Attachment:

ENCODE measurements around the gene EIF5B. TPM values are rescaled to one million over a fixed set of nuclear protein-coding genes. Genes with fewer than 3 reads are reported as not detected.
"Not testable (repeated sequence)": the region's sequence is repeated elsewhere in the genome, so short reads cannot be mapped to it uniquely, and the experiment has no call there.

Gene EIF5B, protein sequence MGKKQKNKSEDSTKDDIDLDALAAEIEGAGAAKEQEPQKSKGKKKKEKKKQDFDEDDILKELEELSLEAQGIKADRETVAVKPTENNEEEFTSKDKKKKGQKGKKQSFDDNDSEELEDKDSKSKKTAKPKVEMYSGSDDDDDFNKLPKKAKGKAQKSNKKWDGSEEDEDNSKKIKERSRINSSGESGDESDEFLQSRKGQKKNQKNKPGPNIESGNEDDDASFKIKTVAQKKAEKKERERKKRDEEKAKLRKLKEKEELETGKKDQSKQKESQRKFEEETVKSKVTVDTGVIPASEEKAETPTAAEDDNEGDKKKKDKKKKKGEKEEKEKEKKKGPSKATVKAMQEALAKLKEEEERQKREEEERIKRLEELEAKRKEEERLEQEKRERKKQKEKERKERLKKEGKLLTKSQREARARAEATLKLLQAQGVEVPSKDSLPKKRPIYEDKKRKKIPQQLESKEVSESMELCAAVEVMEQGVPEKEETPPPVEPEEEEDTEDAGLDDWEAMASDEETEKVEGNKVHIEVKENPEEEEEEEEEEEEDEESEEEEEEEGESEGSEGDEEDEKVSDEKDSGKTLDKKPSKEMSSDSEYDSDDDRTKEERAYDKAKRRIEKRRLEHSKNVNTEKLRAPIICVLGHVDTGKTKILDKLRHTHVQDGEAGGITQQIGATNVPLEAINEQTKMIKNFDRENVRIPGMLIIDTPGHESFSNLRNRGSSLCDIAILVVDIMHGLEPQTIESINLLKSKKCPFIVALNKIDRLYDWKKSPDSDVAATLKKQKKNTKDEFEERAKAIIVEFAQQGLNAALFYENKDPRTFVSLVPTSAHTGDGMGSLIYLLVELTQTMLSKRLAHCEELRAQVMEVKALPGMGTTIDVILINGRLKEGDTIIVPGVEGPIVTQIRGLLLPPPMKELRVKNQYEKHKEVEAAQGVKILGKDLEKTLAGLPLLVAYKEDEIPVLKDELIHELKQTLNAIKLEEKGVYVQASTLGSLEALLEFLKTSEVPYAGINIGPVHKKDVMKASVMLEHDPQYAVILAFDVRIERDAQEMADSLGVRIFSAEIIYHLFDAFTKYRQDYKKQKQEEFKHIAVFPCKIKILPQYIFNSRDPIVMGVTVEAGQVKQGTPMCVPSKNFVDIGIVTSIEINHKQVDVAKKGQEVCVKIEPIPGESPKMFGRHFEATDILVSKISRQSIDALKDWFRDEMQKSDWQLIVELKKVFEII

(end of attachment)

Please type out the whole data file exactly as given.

ENCODE measurements around the gene EIF5B. TPM values are rescaled to one million over a fixed set of nuclear protein-coding genes. Genes with fewer than 3 reads are reported as not detected.
"Not testable (repeated sequence)": the region's sequence is repeated elsewhere in the genome, so short reads cannot be mapped to it uniquely, and the experiment has no call there.

Gene EIF5B, protein sequence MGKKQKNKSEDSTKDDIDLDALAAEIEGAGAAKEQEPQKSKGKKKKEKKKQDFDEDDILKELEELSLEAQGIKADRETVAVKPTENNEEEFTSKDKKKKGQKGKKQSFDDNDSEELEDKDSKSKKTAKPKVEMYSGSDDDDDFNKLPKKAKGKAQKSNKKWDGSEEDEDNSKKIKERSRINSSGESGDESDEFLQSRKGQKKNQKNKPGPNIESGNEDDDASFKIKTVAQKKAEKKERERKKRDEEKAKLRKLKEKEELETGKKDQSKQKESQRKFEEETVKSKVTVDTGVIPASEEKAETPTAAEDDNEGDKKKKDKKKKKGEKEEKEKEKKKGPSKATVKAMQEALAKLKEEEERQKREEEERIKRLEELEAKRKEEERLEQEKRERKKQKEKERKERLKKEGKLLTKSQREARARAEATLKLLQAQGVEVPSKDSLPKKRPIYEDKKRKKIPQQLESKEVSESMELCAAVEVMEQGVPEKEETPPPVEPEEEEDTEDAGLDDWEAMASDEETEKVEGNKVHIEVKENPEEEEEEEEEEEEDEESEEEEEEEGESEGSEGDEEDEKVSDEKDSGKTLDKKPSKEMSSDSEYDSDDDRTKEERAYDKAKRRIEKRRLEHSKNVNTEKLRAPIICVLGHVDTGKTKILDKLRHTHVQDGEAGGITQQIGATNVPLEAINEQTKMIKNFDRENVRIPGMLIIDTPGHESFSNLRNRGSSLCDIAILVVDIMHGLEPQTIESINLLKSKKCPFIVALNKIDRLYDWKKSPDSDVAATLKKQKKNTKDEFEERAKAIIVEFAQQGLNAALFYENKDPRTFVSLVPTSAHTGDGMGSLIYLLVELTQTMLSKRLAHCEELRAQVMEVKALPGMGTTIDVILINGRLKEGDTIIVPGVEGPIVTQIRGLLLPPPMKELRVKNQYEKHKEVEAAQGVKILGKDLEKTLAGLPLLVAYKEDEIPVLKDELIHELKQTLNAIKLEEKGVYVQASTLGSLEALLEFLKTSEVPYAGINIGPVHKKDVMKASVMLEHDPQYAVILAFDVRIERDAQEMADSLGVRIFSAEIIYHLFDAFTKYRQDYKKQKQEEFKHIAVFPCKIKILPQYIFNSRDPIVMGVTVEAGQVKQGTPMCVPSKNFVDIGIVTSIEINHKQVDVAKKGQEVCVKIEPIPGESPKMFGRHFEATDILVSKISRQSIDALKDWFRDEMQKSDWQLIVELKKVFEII